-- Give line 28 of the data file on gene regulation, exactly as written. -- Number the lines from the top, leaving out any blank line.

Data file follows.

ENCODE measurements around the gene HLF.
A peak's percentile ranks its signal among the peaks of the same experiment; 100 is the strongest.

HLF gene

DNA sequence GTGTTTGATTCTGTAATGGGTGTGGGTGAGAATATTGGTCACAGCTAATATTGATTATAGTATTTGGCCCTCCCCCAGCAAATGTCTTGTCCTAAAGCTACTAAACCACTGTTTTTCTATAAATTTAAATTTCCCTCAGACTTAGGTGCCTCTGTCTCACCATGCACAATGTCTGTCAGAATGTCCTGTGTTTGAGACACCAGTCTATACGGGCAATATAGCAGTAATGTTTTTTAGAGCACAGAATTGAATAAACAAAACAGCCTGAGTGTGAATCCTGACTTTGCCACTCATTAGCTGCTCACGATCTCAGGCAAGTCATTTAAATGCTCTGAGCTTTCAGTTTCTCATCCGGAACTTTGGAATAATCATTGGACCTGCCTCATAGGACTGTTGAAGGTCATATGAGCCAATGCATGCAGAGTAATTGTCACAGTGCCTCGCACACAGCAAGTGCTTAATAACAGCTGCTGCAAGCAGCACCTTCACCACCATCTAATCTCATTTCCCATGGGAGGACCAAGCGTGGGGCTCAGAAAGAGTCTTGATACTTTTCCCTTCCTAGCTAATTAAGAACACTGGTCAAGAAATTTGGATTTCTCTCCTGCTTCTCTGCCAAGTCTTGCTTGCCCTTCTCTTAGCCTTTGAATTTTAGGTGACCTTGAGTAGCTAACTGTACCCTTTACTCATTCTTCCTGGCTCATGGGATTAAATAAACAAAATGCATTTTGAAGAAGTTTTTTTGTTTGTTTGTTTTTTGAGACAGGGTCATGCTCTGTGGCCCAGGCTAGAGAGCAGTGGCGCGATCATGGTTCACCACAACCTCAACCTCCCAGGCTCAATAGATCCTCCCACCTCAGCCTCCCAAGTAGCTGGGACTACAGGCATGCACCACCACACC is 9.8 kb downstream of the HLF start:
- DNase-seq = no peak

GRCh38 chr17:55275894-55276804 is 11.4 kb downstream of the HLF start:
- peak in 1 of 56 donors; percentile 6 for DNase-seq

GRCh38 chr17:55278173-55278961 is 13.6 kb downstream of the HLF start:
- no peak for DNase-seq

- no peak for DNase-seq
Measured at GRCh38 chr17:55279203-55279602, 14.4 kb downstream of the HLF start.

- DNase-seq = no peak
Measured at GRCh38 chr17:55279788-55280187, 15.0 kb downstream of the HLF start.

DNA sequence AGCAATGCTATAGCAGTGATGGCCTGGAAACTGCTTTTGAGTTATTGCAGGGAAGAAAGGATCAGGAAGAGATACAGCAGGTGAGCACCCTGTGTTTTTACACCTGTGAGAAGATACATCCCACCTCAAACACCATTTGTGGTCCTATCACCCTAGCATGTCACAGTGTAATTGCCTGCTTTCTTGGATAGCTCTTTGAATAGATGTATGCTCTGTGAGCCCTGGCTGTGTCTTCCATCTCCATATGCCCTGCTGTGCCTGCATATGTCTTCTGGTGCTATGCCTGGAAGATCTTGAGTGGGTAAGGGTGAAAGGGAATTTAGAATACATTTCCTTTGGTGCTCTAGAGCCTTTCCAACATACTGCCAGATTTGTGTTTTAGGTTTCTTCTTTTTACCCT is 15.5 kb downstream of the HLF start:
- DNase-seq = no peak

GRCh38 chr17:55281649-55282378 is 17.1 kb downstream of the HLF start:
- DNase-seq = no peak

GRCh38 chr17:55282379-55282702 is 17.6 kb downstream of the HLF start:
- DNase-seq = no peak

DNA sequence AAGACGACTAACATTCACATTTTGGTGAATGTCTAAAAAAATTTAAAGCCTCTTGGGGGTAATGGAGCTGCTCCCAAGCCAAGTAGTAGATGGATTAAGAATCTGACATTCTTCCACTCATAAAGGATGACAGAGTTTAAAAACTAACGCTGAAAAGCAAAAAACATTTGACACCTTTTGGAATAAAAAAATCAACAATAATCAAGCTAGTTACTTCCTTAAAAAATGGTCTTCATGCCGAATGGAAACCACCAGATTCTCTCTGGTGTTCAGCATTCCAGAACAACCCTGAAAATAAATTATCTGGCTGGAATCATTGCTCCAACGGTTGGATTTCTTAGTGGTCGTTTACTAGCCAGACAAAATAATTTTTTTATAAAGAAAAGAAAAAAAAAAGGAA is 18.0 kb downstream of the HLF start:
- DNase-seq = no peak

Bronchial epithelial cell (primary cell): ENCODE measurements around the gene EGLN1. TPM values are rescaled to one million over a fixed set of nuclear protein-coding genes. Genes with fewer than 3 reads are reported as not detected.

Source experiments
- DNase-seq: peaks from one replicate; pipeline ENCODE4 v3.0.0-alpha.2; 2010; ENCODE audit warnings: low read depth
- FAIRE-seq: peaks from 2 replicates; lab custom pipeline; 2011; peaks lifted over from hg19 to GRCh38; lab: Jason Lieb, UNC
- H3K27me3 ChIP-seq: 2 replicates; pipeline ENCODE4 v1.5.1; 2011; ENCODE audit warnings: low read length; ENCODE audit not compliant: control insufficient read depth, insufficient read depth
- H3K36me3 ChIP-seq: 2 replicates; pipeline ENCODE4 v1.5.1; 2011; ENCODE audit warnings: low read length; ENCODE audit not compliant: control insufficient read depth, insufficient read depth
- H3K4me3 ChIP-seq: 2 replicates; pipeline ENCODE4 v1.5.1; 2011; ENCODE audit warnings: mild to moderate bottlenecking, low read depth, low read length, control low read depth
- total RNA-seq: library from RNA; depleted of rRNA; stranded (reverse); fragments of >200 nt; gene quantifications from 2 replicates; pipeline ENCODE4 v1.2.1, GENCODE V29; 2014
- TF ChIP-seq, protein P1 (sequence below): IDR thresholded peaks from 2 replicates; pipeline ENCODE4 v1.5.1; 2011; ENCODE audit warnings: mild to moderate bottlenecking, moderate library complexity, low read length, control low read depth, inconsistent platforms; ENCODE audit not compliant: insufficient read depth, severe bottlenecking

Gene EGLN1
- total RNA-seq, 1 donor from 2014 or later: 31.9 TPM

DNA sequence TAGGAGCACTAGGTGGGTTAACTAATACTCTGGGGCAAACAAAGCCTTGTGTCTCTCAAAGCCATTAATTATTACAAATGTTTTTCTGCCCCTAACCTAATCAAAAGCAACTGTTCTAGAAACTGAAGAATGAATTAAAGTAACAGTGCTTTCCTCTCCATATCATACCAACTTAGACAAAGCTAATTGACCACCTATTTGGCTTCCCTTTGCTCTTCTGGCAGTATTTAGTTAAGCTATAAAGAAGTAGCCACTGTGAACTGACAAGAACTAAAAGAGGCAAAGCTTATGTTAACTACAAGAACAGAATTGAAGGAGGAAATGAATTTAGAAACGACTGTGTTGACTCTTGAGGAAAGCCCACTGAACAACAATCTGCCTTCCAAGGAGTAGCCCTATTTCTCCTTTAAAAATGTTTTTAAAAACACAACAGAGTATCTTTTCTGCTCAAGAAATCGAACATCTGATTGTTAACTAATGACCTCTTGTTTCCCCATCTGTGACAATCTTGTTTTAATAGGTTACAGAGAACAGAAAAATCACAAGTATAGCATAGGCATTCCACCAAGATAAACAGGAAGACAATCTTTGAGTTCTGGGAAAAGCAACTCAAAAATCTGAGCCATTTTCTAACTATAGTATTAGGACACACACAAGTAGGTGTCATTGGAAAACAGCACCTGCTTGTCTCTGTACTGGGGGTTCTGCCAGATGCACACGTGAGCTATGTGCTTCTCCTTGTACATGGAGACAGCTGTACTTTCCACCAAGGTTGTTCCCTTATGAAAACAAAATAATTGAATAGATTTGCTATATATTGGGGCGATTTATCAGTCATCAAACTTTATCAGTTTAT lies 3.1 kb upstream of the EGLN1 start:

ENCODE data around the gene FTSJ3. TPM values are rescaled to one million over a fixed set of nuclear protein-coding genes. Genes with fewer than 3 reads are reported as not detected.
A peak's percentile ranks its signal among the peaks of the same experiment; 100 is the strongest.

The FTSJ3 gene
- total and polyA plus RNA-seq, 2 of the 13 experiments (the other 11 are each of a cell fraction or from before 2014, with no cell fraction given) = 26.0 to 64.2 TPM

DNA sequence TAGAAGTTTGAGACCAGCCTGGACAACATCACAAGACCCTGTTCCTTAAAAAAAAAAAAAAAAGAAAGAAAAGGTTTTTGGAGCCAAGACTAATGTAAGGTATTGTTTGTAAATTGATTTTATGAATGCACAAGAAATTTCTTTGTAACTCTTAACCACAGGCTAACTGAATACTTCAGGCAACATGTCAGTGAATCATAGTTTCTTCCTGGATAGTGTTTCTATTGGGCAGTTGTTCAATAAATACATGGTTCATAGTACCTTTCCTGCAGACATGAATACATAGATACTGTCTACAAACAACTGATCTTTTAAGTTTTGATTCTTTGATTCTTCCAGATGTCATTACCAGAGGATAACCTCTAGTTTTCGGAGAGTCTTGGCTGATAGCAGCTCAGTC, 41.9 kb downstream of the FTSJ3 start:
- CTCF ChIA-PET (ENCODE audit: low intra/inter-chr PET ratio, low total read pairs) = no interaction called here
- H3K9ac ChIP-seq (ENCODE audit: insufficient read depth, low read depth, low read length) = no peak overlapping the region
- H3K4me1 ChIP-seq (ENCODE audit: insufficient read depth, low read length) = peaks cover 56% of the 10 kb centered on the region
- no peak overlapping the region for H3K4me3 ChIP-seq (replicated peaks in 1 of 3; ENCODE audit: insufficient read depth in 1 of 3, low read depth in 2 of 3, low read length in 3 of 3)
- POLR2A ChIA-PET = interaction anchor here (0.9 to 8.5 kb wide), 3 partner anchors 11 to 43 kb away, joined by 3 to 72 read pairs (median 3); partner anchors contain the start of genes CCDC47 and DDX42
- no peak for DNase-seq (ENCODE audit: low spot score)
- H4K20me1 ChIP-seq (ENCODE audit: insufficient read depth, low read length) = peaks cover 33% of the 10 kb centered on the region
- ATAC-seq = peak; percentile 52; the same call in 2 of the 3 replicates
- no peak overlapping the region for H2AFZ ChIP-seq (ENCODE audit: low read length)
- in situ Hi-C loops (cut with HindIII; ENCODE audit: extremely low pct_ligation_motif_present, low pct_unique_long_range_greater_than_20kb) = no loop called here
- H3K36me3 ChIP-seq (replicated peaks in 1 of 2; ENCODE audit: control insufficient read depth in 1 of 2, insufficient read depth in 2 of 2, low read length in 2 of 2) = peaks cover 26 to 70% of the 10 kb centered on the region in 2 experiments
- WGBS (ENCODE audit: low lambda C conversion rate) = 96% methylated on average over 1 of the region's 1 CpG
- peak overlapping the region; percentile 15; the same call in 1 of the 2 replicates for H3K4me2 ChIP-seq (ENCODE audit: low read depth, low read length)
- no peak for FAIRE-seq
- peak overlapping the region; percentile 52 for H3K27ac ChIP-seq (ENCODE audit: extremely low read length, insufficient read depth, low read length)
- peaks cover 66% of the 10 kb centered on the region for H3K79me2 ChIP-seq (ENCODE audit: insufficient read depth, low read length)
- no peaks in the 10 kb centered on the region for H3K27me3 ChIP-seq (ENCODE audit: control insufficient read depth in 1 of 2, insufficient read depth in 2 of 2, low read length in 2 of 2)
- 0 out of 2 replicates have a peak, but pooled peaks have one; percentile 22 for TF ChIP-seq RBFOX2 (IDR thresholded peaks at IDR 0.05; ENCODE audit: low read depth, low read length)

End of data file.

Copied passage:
- H3K4me3 ChIP-seq: 2 replicates; pipeline ENCODE4 v1.5.1; 2011; ENCODE audit warnings: mild to moderate bottlenecking, low read depth, low read length, control low read depth